WESTERN medicine is just beginning to understand the link
between thought and ill health, between the human mind and the
human body. The harmful effects of stress, depression, and anger on
the body have been well documented.
Now, many mainstream medical experts say there may be a positive
relationship between happier emotions and healing. Bill Moyers
takes on "Healing and the Mind" in a difficult five-part
documentary series (airing Feb. 22-24 on PBS, check local listings)
that investigates the growing medical interest in and exploration
of the human mind/body link.
The two questions Mr. Moyers explores are: How do thoughts and
feelings influence health? How is healing related to the mind?
Though Moyers takes the viewer through a spectrum of medical
evidence and theory, those questions are left largely unanswered,
because researchers are just beginning to ask them.
"Healing and the Mind" is no walk in the park: A lot of physical
and mental suffering is graphically presented. Many of the
situations presented are heart-wrenchingly sad; the discussions of
death, loneliness, pain, and disease are explicit. The point of
view taken by the filmmakers is limited by and anchored in
contemporary medicine. Only those experiments in alternative
treatment that are deemed compatible with medical orthodoxy are
investigated here. Reached by phone, Moyers said that he
deliberately confined his documentary to the medical realm, leaving
out any investigation of religious healing.
"Healing and the Mind" is therefore a conservative inquiry.
Moyers says in the introduction to his book of the same title (a
companion volume to the series) that he was warned that the series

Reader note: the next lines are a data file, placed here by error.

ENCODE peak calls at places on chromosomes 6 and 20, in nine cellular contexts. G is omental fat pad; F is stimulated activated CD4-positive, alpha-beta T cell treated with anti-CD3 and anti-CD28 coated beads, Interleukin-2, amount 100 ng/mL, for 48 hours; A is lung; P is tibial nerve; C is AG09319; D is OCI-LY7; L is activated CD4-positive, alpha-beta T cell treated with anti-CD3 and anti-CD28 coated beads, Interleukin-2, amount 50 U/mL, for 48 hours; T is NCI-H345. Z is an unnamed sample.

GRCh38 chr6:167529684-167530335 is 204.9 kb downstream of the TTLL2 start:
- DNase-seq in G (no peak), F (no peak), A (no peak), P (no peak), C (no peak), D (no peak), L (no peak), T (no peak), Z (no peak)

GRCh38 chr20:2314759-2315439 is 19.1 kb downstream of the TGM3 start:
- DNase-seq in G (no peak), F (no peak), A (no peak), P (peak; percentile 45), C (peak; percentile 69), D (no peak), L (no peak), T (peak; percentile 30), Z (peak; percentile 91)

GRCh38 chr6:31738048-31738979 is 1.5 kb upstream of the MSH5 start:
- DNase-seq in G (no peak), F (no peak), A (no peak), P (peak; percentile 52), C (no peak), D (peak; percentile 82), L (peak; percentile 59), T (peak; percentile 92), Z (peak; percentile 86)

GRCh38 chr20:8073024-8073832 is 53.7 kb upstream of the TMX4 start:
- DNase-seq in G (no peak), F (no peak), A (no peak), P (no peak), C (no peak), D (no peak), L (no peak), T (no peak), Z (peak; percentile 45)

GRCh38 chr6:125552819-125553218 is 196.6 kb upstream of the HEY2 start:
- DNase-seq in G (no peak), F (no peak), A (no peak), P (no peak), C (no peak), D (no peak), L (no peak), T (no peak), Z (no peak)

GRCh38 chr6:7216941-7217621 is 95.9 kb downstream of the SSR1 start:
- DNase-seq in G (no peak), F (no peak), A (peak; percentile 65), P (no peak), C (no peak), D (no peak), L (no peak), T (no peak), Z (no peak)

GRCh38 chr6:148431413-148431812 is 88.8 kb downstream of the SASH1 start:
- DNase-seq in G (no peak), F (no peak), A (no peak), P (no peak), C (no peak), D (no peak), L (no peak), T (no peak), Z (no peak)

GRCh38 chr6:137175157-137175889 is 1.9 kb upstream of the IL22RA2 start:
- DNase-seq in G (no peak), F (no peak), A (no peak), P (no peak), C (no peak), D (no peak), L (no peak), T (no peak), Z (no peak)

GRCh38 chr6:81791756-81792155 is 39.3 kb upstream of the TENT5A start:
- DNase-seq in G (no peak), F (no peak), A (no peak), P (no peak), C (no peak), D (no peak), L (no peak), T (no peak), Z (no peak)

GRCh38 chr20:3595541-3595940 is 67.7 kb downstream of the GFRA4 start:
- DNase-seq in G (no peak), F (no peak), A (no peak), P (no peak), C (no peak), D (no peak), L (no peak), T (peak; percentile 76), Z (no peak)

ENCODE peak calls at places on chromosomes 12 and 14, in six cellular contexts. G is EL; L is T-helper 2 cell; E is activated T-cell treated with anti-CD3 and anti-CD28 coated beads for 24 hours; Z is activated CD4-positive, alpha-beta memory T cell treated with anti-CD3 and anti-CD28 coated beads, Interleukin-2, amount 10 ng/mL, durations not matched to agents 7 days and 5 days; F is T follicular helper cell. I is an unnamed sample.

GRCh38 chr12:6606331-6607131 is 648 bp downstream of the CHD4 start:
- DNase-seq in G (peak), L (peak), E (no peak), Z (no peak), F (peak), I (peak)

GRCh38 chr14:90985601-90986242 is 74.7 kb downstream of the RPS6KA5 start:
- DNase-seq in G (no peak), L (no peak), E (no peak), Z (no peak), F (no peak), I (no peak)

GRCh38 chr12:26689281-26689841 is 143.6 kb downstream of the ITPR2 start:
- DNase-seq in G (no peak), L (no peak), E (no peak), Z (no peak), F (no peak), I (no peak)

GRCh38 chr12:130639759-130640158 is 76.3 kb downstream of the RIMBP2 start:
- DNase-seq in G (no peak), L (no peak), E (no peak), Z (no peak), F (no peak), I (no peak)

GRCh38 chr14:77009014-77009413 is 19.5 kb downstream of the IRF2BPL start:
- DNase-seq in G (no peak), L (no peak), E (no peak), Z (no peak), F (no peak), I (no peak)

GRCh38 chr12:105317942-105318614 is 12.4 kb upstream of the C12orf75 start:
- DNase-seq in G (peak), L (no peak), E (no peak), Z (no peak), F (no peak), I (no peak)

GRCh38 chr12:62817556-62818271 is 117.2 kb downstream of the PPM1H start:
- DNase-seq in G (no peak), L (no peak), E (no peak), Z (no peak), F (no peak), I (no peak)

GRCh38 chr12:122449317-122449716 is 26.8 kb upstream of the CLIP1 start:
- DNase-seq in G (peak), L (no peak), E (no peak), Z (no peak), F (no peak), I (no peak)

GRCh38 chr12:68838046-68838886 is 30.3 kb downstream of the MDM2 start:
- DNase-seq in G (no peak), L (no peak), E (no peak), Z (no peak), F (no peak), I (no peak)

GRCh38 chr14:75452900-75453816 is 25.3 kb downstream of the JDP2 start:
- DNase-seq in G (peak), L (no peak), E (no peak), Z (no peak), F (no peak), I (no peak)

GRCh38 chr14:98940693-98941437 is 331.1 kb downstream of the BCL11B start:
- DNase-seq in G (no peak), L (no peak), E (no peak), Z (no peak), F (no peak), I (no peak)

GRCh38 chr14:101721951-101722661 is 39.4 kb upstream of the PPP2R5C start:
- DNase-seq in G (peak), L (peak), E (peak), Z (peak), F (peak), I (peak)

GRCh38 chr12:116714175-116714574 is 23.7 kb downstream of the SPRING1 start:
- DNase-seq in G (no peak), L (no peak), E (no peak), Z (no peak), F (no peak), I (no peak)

might encourage dangerously ill patients to "defy the physician,
discard the medicine, stop the chemotherapy, and embrace
Moyers was further cautioned that the series might appear to
support the kind of "mind-over-matter thinking that makes people
feel guilty about their illness." So Moyers frequently reinforces
Western medicine's domination and underscores how little is really
known about the mind's effect on the body. He is scrupulously
careful not to undermine the biomedical model.
Yet implicit in all the information provided is an important
challenge to the medical establishment's traditionally mechanistic
approach to curing: A human being is more than a "ghost in a
machine." The doctors and nurses of this series take their
patients' states of mind into consideration. They treat them as
people, with caring concern, not as diseased organs ("the liver in
room 203"). Caring for the patients' emotional needs is thought to
Part 1, "The Mystery of Chi," looks at traditional Chinese
medicine as it operates today - side-by-side with Western medicine.
Dr. David Eisenberg guides Moyers through the different methods of
treatment, including a highly complex system of herbal medicines,
acupuncture, and an ancient martial art. Chinese medicine
recognizes no mind/body split, but is based on a belief in an
essential life energy, called "chi."
Part 2, "The Mind-Body Connection," deals with the cutting edge
of psychoneuroimmunology. The doctors interviewed study the
connection between emotions and brain function and the influence of
emotions on the immune system. They are trying to understand how
the brain and the immune system "talk" to each other. The focus is
on the biochemical link.
Part 3, "Healing From Within," deals with the unconventional
treatment of chronic pain at the stress-reduction clinic at the
University of Massachusetts Medical Center, where a form of
Buddhist meditation is taught to patients for whom conventional
medicine can do nothing. …